80% of families not going back to Fukushima after housing aid ends
Eighty percent of households who fled but were not forced to evacuate from Fukushima Prefecture after the 2011 nuclear disaster do not intend to return even after their free housing allowance ends this month.
According to the survey results released March 21, 3,722 households, or 80 percent of 4,673 households who had evacuated outside the prefecture, said they had no intention of returning.
As for the 4,010 households who fled but remained inside the prefecture, 949 households, or 24 percent, gave the same response, while 67 percent, or 2,674 households, planned to eventually return to their hometowns.
The statistics are based on responses from 8,683 households that evacuated out of 12,000 contacted by the Fukushima prefectural government.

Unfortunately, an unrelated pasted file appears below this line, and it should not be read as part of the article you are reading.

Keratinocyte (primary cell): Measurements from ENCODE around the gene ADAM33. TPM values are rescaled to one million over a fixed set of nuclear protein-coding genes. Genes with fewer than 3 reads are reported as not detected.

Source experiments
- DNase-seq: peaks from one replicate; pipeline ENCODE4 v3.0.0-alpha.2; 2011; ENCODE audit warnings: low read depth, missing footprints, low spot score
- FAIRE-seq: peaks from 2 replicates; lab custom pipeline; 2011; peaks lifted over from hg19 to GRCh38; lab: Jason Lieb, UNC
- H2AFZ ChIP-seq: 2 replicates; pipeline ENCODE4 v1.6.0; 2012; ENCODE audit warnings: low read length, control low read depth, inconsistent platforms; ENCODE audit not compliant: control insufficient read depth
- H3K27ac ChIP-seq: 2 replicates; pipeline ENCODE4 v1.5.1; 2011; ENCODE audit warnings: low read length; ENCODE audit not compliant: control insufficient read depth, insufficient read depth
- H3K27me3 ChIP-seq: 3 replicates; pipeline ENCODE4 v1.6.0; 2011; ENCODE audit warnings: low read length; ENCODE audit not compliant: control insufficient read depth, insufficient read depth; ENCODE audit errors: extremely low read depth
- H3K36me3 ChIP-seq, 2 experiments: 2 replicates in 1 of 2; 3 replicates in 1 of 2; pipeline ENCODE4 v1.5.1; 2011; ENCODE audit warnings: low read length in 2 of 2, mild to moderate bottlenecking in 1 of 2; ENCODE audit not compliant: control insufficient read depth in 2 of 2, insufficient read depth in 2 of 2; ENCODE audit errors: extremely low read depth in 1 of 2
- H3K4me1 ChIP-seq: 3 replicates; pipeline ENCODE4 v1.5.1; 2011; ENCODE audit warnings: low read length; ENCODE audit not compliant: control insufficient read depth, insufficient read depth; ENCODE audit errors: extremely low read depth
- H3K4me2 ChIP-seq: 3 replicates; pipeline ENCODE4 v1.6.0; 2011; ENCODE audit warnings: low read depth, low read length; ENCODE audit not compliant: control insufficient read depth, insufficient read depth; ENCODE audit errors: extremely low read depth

The central and prefectural governments have provided free housing for evacuees from outside the designated evacuation zone since the nuclear accident triggered by the Great East Japan Earthquake and catastrophic tsunami.
It was announced in June 2015 the housing program would end this month.
Prefectural officials said part of the reason for the high ratio of people unwilling to return to Fukushima Prefecture is partly because they are uninformed about the rebuilding situation.
“Their resolve to stay away from the prefecture is firm due to concerns about radiation and other factors in the first place,” an official said. “In addition, it appears that they don’t have good access to information on what is going on in the prefecture.”
The number of people that had evacuated to locales inside and outside of Fukushima Prefecture on a voluntary basis totaled 30,000 as of October 2015.
Support groups have demanded the continuation of the housing program.
Whereas 97 percent of the total households contacted, or 11,896, replied that they have already decided on where they would live from April, 2 percent, or 227 households, responded otherwise as of March 10.
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